Friday, March 6, 2015

Salem Superintendent Finalists: Ceilings and Floors

Here's a very short shelf life blog post. The Salem School Committee meets this afternoon (don't want a lot of eyes? Meet at 3PM on a weekday) to discuss moving forward with one of our superintendent finalists. I attended all of their school committee interviews, which were sparsely attended, and the community forum with Ayinde Rudolph. So here are one person's impressions of each, and the order I'd rank them if I were a school committee member.

Let me get this out of the way, first. They all struck me as highly intelligent people. They can probably all do the job. If I were on the school committee I'd be looking for the highest ceiling, versus the lowest risk. What do I want in a superintendent? I want someone who I believe can be a truly dynamic and inspiring leader. We need someone who can build trust with, and inspire students, teachers, staff, school committee and parents. So I'm coming at this from that prism. Here are the candidates, in the order that they interviewed with the school committee.

Ayinde Rudolph

Ayinde Rudolph: I got to see Rudolph twice, and chat with him a little bit. Probably gives him an unfair advantage with me. That said, on paper, I liked him the most before they came to town. He's had classroom experience, as well as 8 years of administrative experience in the Charlotte Mecklenburg schools (a large, urban district with high poverty), with 2 years as an assistant principal, and 6 years as a principal. I'm just going to state this as a fact. Rudolph had a presence about him that the other two lacked. He was engaging and personable. I buy him completely as someone who can motivate and build bridges that have been torched over the years. He also has a doctorate from Vanderbilt. Two school committee members previously expressed an inability to support any candidate (didn't think they should be even considered) without a terminal degree. Rudolph has the only terminal degree in the bunch. He would also have two students at SHS next year, and a future Kindergartner. He talked frequently about asking himself if the services being provided to students in Salem would be good enough for them. I like that.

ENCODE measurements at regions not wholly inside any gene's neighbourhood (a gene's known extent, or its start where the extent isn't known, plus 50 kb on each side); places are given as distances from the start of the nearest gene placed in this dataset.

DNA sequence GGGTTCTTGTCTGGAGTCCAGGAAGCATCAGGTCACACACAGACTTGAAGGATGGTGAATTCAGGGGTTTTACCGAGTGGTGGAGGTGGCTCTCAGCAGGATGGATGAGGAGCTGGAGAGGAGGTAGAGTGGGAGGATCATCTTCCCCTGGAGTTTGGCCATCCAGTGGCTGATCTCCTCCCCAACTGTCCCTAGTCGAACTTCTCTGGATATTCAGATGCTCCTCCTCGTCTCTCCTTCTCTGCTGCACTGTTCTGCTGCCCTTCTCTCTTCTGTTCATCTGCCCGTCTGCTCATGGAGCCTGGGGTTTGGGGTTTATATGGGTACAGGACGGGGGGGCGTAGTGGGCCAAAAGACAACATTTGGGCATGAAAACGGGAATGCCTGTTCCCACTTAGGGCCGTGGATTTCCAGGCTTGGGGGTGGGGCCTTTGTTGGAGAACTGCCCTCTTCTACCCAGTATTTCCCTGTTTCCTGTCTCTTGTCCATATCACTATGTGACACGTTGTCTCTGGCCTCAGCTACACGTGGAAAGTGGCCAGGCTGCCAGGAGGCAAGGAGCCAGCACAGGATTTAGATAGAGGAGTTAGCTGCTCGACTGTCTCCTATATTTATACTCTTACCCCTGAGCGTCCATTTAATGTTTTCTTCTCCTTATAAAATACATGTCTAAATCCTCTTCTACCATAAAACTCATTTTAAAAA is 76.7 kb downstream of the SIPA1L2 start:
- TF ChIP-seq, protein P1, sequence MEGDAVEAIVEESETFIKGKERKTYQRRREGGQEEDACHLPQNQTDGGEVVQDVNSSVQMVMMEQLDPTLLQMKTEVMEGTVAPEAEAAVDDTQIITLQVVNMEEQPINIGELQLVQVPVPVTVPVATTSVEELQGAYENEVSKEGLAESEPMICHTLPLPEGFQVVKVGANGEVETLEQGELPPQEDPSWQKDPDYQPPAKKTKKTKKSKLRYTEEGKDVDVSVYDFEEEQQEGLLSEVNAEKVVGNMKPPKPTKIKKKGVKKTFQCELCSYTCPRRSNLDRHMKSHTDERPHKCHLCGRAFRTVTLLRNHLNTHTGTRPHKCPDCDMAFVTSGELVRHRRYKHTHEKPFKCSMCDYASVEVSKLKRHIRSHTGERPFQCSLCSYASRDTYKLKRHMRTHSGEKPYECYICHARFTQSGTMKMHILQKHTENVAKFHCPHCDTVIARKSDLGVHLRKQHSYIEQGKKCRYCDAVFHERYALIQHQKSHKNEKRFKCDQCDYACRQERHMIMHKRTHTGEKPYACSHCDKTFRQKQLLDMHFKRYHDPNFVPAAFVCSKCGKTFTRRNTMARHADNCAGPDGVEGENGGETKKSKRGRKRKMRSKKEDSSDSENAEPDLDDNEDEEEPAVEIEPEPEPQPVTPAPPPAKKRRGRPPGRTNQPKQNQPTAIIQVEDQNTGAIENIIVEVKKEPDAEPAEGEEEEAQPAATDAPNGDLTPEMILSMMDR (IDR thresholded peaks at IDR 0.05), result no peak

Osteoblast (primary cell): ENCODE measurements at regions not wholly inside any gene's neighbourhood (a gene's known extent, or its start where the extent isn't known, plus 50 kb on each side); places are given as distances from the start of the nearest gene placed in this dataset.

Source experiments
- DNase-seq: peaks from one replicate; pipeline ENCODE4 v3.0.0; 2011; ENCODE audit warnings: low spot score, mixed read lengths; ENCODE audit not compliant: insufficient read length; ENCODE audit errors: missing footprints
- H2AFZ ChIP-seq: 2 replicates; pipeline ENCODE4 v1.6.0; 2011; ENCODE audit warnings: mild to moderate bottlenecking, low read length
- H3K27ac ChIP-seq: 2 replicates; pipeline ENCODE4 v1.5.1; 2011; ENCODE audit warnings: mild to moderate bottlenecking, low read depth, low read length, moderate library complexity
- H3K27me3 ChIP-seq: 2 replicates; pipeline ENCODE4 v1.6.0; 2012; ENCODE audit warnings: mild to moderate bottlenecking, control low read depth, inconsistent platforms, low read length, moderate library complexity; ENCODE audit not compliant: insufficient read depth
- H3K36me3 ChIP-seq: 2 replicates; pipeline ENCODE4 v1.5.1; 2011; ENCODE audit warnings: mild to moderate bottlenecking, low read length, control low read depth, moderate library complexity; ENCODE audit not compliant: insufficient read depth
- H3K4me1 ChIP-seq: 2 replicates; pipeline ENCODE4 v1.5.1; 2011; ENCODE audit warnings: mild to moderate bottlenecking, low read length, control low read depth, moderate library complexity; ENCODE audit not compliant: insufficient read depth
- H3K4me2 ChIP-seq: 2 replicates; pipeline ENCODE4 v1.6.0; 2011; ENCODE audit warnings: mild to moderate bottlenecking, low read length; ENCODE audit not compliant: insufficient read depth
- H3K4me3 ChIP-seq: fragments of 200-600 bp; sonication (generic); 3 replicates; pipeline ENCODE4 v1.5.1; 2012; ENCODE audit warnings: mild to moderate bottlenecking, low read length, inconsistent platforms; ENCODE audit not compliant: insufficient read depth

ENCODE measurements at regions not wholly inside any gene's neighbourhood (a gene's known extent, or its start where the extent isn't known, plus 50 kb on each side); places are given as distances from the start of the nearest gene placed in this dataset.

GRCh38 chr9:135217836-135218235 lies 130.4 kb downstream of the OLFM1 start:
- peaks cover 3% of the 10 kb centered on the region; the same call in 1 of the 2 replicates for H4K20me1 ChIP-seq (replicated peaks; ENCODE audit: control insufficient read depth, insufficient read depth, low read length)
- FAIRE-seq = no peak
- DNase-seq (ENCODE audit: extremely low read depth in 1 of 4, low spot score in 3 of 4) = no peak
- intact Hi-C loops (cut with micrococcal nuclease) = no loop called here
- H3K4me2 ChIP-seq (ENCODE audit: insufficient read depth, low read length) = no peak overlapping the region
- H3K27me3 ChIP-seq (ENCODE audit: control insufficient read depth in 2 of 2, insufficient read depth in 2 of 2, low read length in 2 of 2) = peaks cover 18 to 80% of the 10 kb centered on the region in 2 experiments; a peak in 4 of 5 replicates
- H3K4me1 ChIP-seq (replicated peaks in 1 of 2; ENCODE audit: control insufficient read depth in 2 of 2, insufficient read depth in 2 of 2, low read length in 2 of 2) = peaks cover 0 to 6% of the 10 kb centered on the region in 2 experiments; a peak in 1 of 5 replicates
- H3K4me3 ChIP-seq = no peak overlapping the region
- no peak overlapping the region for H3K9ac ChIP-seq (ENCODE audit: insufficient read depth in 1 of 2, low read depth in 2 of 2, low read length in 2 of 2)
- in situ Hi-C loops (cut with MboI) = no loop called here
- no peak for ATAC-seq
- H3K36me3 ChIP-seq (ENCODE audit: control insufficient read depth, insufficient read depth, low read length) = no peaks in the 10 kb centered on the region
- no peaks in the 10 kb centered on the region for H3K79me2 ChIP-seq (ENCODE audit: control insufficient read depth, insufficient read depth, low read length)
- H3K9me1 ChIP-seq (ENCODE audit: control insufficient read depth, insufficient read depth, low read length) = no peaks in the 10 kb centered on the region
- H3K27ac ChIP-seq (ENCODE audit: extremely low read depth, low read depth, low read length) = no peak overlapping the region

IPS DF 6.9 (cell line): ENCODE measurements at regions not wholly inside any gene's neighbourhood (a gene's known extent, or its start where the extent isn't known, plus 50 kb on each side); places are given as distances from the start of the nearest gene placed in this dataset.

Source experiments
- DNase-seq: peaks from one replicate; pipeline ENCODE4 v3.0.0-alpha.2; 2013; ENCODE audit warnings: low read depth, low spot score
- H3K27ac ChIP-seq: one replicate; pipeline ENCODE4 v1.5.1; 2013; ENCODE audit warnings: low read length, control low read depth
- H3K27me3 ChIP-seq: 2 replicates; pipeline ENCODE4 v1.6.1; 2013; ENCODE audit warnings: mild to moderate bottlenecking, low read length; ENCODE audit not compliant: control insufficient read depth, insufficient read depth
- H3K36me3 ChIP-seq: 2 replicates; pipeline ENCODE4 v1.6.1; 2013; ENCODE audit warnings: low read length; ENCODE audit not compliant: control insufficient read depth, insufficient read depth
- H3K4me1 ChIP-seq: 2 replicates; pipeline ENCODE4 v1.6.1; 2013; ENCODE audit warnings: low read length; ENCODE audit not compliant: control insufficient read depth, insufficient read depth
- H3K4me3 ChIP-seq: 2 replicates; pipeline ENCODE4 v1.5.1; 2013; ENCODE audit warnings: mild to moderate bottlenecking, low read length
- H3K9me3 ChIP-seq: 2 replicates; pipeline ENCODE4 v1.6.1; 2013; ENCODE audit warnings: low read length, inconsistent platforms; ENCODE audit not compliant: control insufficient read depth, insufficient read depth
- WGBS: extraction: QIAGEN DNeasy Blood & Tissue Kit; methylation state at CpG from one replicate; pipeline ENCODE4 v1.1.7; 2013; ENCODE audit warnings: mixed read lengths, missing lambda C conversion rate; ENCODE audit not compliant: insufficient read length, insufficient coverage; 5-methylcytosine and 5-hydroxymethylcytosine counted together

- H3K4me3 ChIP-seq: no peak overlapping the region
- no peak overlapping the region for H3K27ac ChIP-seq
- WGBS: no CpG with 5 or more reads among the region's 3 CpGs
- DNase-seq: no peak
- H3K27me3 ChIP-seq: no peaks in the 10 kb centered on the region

When asked if he had questions for the school committee, his question to them was whether or not they had the guts to make tough, unpopular decisions. It was better than any question posed by the other candidates. I'm all in on Rudolph as having the highest ceiling for what he can bring to the district. If teachers, staff, students are following any of these three through a wall it's him. I'd put him between the other two candidates for lowest floor, based on level of experience similar to this job.

Ventura Rodriguez

Ventura Rodriguez: Rodriguez was clearly quite intelligent, as well. I could see the potential for him to be a strong, engaging, inspiring leader, but I have a lot more questions with him. First, he simply has less and weirder experience. He has eight years in a classroom as a teacher, with four in San Francisco, and four in Kenya. He also spent four and a half years as principal of a charter school in New York City. In that role, he supervised 35 people. Running the Salem Public Schools seems like a big jump from that. He also has been a full time student for the last three years, and is basically doing a residency with DESE for the last 9 months. I shouldn't have to remind you that at least one School Committee member views DESE like the devil.

During his school committee interview, he said he's not all charter all the time, and specifically chose to move away from that world. There are reports that earlier in the day all of his stories were charter, charter, charter. The other thing I feel the need to point out from his interview is that each candidate was asked to facilitate the beginning of a SC workshop on the student assignment policy. Rodriguez modified the assignment for himself to jump into the middle, and then spent literally the entire ten minutes talking himself. That's not good facilitation. On that exercise, he was clearly the worst of the three.